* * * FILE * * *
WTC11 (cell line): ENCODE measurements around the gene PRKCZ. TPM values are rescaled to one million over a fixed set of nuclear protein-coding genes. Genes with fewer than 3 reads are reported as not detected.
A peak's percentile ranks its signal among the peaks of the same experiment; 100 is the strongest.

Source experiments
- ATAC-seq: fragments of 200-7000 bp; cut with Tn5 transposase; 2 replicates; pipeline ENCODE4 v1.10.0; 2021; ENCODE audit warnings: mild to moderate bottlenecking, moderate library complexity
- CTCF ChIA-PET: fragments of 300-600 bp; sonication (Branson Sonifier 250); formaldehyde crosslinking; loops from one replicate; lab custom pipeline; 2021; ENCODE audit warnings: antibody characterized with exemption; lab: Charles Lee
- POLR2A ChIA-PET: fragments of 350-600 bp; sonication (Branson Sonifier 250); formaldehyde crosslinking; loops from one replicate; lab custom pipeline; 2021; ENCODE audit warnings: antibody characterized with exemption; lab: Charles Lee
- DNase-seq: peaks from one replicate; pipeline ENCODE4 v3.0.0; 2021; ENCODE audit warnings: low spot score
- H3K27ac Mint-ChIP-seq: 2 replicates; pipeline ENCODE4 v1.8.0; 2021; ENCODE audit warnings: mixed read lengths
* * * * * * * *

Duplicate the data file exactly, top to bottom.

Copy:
WTC11 (cell line): ENCODE measurements around the gene PRKCZ. TPM values are rescaled to one million over a fixed set of nuclear protein-coding genes. Genes with fewer than 3 reads are reported as not detected.
A peak's percentile ranks its signal among the peaks of the same experiment; 100 is the strongest.

Source experiments
- ATAC-seq: fragments of 200-7000 bp; cut with Tn5 transposase; 2 replicates; pipeline ENCODE4 v1.10.0; 2021; ENCODE audit warnings: mild to moderate bottlenecking, moderate library complexity
- CTCF ChIA-PET: fragments of 300-600 bp; sonication (Branson Sonifier 250); formaldehyde crosslinking; loops from one replicate; lab custom pipeline; 2021; ENCODE audit warnings: antibody characterized with exemption; lab: Charles Lee
- POLR2A ChIA-PET: fragments of 350-600 bp; sonication (Branson Sonifier 250); formaldehyde crosslinking; loops from one replicate; lab custom pipeline; 2021; ENCODE audit warnings: antibody characterized with exemption; lab: Charles Lee
- DNase-seq: peaks from one replicate; pipeline ENCODE4 v3.0.0; 2021; ENCODE audit warnings: low spot score
- H3K27ac Mint-ChIP-seq: 2 replicates; pipeline ENCODE4 v1.8.0; 2021; ENCODE audit warnings: mixed read lengths